photo by Christian Stahl
I will be honest; I don’t quite know where to start. As with most new business owners/sole-traders/entrepreneurs, my head is spinning a million miles an hour with endless to-do lists, worries if I have tracked every expense so far, and getting my head around tax returns. Deep joy. So, when I was approached if I would like to write for the Counsellors’ Café, it was such a welcome surprise, I nearly fell over.
Recently, I’ve started private practice. I’m a serial procrastinator, I talk and talk and talk about doing something but never get around to doing it. So, after six to nine months of thinking, talking to (and annoying) people, I took the plunge in February this year. There were many things that I worried about when I deliberated and eventually set up. I was fortunate to have some counsellor/psychotherapist folk around to answer some of my ponderings, but as I found during my training, we aren’t given much direction or practical advice when entering private practice. Or if we are, it’s another course! I thought I might tell you how I got to where I am now, the raw truth, no holes-barred account. Consider this a shorter version of the secret diaries of a junior doctor, instead called, And How Do You Feel About That?
Things to consider before starting..
Your background and level of training
My background in counselling & psychotherapy is all over the place. My first degree is Film Studies. Yes, you read that correctly. I qualified (with BACP standards before Scoped) with a Level 4 Diploma and then did a Certificate of Proficiency. I thought I would start private practice after this. By all means, there is nothing stopping some, and I would put this down to personal feeling and choice. I felt that I did not have enough confidence in my counselling abilities, so I went on to do a Post Grad Diploma in Integrative Counselling & Psychotherapy.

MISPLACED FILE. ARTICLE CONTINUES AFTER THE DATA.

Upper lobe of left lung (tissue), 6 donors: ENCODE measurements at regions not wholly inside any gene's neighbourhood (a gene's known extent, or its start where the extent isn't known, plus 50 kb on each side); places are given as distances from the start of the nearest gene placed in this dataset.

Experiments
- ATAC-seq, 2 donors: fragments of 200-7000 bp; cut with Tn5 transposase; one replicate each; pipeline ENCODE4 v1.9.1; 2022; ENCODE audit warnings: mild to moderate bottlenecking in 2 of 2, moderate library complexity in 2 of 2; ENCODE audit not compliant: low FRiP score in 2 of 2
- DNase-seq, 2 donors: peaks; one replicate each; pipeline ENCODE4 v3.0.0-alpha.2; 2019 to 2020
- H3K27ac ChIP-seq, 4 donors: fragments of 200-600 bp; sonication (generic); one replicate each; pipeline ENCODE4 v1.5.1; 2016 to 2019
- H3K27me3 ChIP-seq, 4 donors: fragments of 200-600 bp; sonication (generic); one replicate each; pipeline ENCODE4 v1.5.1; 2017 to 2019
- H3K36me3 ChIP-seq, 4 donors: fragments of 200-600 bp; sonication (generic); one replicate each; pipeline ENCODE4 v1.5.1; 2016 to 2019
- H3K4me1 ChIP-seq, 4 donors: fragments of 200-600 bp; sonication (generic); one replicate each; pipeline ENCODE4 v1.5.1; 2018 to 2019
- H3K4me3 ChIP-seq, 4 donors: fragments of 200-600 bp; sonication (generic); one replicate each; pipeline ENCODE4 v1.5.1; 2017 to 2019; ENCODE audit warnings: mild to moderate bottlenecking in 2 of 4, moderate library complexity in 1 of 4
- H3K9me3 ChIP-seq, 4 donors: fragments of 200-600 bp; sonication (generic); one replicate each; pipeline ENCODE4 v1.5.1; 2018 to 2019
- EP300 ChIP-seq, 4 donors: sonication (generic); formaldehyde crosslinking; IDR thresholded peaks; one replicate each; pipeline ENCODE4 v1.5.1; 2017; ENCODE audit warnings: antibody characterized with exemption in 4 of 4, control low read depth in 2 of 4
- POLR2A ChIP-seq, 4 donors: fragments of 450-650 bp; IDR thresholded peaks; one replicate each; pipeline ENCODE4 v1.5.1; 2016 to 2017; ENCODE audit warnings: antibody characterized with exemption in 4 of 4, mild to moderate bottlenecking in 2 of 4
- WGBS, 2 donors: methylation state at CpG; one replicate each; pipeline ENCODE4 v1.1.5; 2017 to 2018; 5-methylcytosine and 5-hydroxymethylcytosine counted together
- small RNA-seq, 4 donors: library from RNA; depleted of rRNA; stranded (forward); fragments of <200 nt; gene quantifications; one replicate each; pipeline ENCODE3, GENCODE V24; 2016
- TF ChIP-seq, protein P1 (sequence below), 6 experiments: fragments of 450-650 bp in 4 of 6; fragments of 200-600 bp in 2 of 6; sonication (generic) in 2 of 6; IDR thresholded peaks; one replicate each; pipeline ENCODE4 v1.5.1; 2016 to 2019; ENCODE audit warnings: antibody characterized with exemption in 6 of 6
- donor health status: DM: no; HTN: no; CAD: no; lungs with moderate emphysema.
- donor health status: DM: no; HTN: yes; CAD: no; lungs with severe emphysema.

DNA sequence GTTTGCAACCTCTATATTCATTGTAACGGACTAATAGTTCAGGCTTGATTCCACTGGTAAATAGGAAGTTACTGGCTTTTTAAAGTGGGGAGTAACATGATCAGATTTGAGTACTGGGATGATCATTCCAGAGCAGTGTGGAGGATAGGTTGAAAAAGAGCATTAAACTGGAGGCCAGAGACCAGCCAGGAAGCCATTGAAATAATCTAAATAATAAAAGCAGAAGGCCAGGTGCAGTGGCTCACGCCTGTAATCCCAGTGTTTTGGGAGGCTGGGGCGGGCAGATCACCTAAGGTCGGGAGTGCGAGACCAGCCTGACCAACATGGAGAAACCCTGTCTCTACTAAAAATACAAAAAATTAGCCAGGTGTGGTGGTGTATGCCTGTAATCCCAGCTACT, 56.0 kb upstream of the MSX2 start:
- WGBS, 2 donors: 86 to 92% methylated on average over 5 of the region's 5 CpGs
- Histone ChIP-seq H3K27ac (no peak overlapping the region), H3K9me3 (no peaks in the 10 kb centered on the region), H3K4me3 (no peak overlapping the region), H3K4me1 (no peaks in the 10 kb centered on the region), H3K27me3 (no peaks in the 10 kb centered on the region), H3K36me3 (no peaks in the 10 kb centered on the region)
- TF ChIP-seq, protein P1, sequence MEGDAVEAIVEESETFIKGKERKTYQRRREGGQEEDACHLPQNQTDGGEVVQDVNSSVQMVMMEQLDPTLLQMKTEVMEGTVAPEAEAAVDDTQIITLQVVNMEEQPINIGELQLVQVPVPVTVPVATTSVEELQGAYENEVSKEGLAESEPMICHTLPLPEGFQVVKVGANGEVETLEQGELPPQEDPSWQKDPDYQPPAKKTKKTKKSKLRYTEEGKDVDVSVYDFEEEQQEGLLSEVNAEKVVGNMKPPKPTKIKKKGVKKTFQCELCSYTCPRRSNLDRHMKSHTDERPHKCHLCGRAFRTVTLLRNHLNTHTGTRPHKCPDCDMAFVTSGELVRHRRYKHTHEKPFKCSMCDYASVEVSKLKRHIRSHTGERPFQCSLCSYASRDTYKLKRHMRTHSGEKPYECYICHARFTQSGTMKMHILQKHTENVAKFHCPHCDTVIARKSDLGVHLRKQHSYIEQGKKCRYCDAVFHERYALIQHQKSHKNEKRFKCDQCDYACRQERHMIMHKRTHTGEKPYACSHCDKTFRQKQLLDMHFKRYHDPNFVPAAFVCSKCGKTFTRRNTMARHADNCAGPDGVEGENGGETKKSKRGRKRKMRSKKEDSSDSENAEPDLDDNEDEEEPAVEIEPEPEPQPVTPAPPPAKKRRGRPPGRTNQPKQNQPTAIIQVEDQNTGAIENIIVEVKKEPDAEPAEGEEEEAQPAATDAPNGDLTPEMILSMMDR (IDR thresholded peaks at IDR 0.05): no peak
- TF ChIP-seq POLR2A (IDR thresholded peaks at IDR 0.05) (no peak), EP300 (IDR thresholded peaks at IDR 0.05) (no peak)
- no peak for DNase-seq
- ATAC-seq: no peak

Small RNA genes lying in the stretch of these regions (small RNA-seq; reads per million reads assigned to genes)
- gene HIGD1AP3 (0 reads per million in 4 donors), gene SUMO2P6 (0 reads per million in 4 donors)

After doing a placement for Level 4 and Post Grad courses, experience of 4 different third sector counselling agencies, office politics, watching the difficulties in acquiring funding, frustration of never-ending waiting lists and not enough money to see the most vulnerable, I was almost relieved to work for myself! I was glad for the more in-depth theory teaching I received on the Post Grad course, and also for the experience in the placement, even if I did feel frustrated for the most part thinking “I could be working for myself right now, I don’t need to do this.” It was hard, but I gained character, resilience and confidence. I would seriously recommend evaluating where you are, your training, your experience, and how you feel about it. It’s an individual matter, I’m not going to get involved with the Scoped debate here, as that requires wine. Or chocolate. Or both.
When I finished the Post Grad course, one of the key things the tutors told us as they prepared us to finish, was find your niche, find your specialism. For me, I’ve always worked in general counselling agencies, as I wanted to gain experience in a wide variety of issues. I do not like to be put in a box. I don’t want to put a tick beside one option. I’ve had to reflect on myself, on what I specialism would sit best with me. It’s been difficult, because my specialism(s) are somewhat evolving. I see individual clients, although after having an inquiry from a couple and discussing it at length with my supervisor, I’m testing the waters with them. And before you ask, I have been congruent with that couple, that I have never seen a couple before, and they are happy regardless. As am I. In fact, I left the last session smiling like a fool after watching them argue. After doing some couples CPD before and after our first session, I’m currently looking into Couples Counselling courses.
Going back to you, when it comes to marketing yourself, a specialism does help. Whether it be Children and Young People, Couples, Relationships, LGBT, whatever you have a passion for. And of course, doing what you are passionate about makes for a happy counsellor! An honest reflection here, a specialism will cost you more money in training. Look around for the course most local to yourself; saving money on travel expenses and saving the environment. And most of the courses I’ve looked at near me are also the cheapest.